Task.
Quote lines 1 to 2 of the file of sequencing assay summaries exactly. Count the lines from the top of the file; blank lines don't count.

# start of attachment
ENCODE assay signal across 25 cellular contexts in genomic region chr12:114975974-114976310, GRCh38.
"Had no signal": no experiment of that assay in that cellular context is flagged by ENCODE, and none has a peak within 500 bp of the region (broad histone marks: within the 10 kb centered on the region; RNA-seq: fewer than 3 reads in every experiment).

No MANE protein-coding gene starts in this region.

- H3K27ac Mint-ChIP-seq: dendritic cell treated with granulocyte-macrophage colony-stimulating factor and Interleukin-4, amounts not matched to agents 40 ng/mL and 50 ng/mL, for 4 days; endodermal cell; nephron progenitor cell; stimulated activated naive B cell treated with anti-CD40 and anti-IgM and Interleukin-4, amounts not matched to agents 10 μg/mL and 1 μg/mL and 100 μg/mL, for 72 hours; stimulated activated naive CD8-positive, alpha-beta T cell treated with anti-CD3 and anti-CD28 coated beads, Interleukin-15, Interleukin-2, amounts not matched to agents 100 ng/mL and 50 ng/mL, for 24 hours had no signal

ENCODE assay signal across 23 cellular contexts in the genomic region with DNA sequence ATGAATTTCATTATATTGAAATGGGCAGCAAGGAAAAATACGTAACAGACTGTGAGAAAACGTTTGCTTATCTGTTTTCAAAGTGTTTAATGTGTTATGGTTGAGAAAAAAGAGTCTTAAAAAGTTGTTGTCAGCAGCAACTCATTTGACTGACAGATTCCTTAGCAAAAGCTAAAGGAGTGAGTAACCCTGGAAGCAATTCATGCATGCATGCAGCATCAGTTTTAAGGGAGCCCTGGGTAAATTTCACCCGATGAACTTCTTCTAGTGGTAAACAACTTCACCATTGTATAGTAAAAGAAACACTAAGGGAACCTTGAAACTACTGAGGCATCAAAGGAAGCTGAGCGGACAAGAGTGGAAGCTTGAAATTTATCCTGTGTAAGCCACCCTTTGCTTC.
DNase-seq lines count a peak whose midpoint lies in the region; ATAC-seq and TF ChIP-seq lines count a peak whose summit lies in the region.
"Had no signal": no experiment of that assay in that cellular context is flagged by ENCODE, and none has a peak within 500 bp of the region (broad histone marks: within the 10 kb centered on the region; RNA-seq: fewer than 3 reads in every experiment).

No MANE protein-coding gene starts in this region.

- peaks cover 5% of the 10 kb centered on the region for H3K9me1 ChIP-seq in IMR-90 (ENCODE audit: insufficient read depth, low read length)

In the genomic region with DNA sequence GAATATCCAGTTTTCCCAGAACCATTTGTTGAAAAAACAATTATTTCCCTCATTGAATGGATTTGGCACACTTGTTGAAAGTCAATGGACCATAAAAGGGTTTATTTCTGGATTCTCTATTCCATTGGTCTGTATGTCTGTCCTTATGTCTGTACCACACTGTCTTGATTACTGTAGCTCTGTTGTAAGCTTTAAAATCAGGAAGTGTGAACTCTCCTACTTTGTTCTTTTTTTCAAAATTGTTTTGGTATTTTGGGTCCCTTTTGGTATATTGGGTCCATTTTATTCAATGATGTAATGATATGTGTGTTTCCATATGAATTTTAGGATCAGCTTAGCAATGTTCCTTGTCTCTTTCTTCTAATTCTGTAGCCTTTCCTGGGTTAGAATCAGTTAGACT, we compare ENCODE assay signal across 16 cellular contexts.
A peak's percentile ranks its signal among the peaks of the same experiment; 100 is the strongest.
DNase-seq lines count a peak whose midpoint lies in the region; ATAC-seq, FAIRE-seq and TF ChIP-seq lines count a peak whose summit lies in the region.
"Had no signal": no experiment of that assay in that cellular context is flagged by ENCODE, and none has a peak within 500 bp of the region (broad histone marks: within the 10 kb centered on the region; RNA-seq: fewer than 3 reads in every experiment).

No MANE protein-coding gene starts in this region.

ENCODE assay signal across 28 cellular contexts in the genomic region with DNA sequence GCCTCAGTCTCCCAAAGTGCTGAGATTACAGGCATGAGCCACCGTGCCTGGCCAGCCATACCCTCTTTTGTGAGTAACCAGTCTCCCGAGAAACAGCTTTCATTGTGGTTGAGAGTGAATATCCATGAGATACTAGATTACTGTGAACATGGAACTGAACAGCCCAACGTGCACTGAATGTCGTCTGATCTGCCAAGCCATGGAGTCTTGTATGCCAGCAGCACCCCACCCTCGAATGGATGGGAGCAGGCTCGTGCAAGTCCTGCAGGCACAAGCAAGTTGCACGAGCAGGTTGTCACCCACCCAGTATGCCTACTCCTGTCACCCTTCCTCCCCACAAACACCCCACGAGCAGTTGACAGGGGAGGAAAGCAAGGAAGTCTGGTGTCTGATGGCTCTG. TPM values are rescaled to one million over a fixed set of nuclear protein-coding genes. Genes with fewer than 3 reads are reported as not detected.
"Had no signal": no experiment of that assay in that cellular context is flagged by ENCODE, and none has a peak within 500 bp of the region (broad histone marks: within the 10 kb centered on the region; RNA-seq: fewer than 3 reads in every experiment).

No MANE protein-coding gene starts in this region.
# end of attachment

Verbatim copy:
ENCODE assay signal across 25 cellular contexts in genomic region chr12:114975974-114976310, GRCh38.
"Had no signal": no experiment of that assay in that cellular context is flagged by ENCODE, and none has a peak within 500 bp of the region (broad histone marks: within the 10 kb centered on the region; RNA-seq: fewer than 3 reads in every experiment).